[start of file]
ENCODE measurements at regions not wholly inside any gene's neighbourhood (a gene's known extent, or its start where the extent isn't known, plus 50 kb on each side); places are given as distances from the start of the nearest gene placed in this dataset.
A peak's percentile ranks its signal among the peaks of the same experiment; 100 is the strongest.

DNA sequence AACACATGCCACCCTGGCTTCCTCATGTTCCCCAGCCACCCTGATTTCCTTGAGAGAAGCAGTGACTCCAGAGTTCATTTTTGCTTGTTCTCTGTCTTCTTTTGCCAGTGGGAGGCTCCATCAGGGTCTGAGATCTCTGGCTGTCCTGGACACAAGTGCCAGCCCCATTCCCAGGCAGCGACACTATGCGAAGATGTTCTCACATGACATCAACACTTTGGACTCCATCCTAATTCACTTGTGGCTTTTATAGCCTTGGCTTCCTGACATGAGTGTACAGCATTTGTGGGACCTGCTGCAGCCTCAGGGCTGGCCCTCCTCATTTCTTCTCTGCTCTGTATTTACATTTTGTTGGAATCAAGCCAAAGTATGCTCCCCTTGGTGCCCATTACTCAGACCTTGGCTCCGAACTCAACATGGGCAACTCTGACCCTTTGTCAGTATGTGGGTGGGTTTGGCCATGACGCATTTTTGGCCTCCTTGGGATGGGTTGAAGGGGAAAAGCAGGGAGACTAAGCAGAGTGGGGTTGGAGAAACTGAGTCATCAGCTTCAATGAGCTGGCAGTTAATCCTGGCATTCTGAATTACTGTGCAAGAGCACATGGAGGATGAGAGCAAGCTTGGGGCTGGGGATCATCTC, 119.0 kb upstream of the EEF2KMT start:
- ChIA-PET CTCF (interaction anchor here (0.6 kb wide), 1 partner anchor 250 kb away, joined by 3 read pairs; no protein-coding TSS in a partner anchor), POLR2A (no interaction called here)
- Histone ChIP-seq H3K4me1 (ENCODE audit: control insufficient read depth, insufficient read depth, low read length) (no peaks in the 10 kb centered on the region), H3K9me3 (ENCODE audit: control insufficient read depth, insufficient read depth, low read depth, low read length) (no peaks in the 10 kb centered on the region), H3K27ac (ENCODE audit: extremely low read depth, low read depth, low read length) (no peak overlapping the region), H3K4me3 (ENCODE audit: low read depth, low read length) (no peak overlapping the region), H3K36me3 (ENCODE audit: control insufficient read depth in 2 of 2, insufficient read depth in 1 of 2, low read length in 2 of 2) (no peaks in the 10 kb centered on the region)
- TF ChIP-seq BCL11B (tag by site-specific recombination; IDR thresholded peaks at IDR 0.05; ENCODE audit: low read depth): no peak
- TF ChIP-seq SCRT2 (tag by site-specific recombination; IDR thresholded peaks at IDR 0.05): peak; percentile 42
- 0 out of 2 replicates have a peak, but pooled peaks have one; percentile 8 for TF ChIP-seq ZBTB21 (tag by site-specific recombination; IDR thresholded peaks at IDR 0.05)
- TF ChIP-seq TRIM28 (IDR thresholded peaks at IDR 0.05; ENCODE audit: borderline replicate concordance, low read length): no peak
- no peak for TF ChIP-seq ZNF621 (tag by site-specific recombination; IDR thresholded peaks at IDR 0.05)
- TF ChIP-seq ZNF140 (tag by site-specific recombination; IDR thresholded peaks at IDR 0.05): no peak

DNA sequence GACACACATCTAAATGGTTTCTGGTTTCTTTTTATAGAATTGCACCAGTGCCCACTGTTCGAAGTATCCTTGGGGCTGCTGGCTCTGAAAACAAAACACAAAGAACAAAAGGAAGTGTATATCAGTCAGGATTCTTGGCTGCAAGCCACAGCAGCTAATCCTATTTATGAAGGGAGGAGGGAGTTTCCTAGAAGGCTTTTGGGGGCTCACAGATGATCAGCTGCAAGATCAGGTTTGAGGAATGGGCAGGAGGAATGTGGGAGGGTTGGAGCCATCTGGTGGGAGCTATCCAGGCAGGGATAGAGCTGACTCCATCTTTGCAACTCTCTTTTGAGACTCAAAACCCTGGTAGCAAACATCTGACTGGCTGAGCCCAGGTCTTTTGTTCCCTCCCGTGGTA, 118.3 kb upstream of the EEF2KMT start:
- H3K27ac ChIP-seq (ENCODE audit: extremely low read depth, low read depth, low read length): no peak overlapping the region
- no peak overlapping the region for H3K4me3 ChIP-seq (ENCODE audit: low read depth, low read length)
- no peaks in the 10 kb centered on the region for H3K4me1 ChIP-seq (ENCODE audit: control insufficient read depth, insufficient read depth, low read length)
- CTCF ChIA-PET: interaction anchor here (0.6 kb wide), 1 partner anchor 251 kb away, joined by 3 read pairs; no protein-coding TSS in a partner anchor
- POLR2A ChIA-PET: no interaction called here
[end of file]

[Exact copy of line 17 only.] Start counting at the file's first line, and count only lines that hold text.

- POLR2A ChIA-PET: no interaction called here